In this evaluation we found examples of improved wellbeing, increased community participation and prevention of hospital stays for people with mental ill health using Shared Lives.
This evidence suggests that Shared Lives has the potential to play an important role as an option for people with mental ill health – as a form of accommodation, short breaks or day support. We hope that the lessons learned about ‘what works’ and the recommendations in the report will help Shared Lives schemes and Shared Lives Plus develop this further.
Shared Lives is a form of social care which has historically been used primarily for people with learning disabilities. In Shared Lives, an adult who needs support or accommodation is matched with an approved Shared Lives carer, who supports and includes the individual in their family and community life. The Cabinet Office has funded Shared Lives Plus to deliver a project to support the development of Shared Lives as an option for people with mental ill health. The project has supported seven local Shared Lives schemes1 to develop, demonstrate and market a financially viable and commission ready approach to Shared Lives mental health support, and to generate learning about what works.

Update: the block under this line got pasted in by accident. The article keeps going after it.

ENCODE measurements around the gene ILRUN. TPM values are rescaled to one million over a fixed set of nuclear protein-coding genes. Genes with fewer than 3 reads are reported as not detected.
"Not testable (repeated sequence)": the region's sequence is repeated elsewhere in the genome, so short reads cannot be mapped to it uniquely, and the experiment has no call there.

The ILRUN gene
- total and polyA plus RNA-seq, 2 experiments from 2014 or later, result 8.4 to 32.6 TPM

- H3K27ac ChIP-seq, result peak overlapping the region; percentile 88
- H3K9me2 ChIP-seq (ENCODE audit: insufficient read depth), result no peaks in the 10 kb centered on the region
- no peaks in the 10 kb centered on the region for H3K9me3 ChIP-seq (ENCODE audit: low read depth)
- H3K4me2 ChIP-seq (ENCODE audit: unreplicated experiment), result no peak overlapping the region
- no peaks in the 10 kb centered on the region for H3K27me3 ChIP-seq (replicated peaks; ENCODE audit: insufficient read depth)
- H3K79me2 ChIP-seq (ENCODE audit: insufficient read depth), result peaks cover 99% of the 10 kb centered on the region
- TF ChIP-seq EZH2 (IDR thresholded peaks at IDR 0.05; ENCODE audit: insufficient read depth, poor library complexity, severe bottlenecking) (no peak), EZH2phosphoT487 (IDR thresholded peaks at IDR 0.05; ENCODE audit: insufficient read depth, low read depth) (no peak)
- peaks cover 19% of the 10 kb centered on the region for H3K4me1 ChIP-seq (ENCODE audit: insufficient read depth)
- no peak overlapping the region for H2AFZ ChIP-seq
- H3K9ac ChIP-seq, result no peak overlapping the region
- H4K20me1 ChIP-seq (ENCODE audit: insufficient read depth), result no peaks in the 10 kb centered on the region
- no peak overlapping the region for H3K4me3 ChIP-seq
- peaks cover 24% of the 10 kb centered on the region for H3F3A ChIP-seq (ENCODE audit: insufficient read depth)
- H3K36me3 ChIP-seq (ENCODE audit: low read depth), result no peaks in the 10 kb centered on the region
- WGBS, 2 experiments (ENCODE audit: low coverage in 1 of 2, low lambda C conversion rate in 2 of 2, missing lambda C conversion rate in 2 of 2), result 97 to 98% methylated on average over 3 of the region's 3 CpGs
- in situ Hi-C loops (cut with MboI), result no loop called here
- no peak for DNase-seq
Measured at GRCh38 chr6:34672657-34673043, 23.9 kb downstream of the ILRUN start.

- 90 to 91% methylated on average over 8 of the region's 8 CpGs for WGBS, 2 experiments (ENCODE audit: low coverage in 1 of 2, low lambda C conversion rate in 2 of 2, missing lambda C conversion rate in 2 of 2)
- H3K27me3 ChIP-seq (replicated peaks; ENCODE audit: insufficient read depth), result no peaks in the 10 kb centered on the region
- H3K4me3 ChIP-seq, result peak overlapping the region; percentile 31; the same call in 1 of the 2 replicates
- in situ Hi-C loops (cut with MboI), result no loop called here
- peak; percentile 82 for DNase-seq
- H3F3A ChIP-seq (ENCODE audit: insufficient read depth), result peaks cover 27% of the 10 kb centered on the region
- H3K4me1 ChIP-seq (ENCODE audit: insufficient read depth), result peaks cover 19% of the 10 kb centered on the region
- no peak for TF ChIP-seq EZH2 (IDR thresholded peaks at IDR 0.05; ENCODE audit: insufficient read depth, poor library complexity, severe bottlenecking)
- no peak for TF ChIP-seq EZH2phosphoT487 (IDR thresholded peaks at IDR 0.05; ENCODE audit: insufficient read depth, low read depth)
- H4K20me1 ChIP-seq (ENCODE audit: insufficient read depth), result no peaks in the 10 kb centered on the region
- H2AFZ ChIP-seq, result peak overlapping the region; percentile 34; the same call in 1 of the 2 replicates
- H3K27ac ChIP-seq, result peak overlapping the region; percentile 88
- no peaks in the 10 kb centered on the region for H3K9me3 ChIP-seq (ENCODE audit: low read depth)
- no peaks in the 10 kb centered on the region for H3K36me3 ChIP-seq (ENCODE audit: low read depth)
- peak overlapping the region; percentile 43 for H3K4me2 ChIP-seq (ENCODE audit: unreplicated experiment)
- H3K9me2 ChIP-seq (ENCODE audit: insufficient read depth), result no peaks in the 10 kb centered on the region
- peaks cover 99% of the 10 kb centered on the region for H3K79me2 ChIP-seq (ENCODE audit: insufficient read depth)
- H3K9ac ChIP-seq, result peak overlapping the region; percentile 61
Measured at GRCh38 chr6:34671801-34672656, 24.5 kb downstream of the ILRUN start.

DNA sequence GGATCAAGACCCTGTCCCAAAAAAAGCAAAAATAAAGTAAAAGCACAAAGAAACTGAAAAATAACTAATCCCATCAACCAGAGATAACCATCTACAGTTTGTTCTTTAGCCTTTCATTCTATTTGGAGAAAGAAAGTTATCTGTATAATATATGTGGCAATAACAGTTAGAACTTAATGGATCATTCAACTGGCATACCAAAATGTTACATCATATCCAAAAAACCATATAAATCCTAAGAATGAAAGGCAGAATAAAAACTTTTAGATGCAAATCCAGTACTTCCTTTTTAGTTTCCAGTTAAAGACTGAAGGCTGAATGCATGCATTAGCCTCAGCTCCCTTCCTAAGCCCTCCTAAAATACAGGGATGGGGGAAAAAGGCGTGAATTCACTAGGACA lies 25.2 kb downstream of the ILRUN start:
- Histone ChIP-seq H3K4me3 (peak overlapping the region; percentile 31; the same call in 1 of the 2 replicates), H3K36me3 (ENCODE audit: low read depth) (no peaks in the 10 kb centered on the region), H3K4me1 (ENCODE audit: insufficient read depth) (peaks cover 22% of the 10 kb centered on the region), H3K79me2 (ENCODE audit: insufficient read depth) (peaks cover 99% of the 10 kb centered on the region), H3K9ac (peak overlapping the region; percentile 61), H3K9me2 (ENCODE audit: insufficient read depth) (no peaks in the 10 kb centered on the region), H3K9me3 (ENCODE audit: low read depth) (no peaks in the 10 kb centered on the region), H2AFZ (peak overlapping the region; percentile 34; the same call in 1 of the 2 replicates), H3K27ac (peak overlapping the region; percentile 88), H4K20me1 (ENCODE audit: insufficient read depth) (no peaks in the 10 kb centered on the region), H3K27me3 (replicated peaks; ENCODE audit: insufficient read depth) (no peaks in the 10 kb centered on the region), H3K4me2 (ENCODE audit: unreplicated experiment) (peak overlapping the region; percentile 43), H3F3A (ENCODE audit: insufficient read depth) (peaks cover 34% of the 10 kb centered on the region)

We were commissioned to conduct an independent evaluation of the project. Drawing on data collected through a mixed methods evaluation approach, this report describes the impact and learning from the project. It is hoped that the findings reported will be of use to Shared Lives schemes looking to develop support for people with mental ill health, for Shared Lives Plus supporting schemes to develop in this area and for commissioners and mental health professionals who are interested in learning about how Shared Lives can support people with mental ill health.